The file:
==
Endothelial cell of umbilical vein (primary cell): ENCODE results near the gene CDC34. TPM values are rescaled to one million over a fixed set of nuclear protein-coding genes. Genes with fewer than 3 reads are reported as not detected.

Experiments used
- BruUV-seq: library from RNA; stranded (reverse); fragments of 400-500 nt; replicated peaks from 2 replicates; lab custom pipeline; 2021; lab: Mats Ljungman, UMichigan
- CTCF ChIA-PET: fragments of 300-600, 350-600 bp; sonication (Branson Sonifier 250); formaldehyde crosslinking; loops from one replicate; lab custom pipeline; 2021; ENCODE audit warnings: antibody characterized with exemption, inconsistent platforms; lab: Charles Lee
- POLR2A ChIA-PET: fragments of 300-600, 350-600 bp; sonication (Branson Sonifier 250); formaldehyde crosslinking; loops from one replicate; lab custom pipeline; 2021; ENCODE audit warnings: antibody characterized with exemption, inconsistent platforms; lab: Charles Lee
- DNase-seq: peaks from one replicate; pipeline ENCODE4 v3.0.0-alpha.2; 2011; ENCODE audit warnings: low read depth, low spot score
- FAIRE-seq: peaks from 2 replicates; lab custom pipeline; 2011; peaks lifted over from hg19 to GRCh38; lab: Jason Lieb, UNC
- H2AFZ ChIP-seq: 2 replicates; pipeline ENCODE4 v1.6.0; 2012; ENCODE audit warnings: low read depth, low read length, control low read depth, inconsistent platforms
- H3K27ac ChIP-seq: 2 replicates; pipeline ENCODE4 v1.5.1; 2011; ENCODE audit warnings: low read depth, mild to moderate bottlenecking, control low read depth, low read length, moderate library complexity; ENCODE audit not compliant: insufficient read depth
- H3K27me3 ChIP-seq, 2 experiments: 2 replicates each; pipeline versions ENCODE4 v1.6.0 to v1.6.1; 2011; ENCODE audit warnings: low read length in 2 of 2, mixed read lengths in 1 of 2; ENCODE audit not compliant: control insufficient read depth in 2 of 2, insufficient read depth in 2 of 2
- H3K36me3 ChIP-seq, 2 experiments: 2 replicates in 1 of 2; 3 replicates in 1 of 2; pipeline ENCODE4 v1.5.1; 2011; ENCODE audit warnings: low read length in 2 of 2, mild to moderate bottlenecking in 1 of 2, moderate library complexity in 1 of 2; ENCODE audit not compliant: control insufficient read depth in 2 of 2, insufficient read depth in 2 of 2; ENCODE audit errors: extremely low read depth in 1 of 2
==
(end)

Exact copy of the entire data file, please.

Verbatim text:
Endothelial cell of umbilical vein (primary cell): ENCODE results near the gene CDC34. TPM values are rescaled to one million over a fixed set of nuclear protein-coding genes. Genes with fewer than 3 reads are reported as not detected.

Experiments used
- BruUV-seq: library from RNA; stranded (reverse); fragments of 400-500 nt; replicated peaks from 2 replicates; lab custom pipeline; 2021; lab: Mats Ljungman, UMichigan
- CTCF ChIA-PET: fragments of 300-600, 350-600 bp; sonication (Branson Sonifier 250); formaldehyde crosslinking; loops from one replicate; lab custom pipeline; 2021; ENCODE audit warnings: antibody characterized with exemption, inconsistent platforms; lab: Charles Lee
- POLR2A ChIA-PET: fragments of 300-600, 350-600 bp; sonication (Branson Sonifier 250); formaldehyde crosslinking; loops from one replicate; lab custom pipeline; 2021; ENCODE audit warnings: antibody characterized with exemption, inconsistent platforms; lab: Charles Lee
- DNase-seq: peaks from one replicate; pipeline ENCODE4 v3.0.0-alpha.2; 2011; ENCODE audit warnings: low read depth, low spot score
- FAIRE-seq: peaks from 2 replicates; lab custom pipeline; 2011; peaks lifted over from hg19 to GRCh38; lab: Jason Lieb, UNC
- H2AFZ ChIP-seq: 2 replicates; pipeline ENCODE4 v1.6.0; 2012; ENCODE audit warnings: low read depth, low read length, control low read depth, inconsistent platforms
- H3K27ac ChIP-seq: 2 replicates; pipeline ENCODE4 v1.5.1; 2011; ENCODE audit warnings: low read depth, mild to moderate bottlenecking, control low read depth, low read length, moderate library complexity; ENCODE audit not compliant: insufficient read depth
- H3K27me3 ChIP-seq, 2 experiments: 2 replicates each; pipeline versions ENCODE4 v1.6.0 to v1.6.1; 2011; ENCODE audit warnings: low read length in 2 of 2, mixed read lengths in 1 of 2; ENCODE audit not compliant: control insufficient read depth in 2 of 2, insufficient read depth in 2 of 2
- H3K36me3 ChIP-seq, 2 experiments: 2 replicates in 1 of 2; 3 replicates in 1 of 2; pipeline ENCODE4 v1.5.1; 2011; ENCODE audit warnings: low read length in 2 of 2, mild to moderate bottlenecking in 1 of 2, moderate library complexity in 1 of 2; ENCODE audit not compliant: control insufficient read depth in 2 of 2, insufficient read depth in 2 of 2; ENCODE audit errors: extremely low read depth in 1 of 2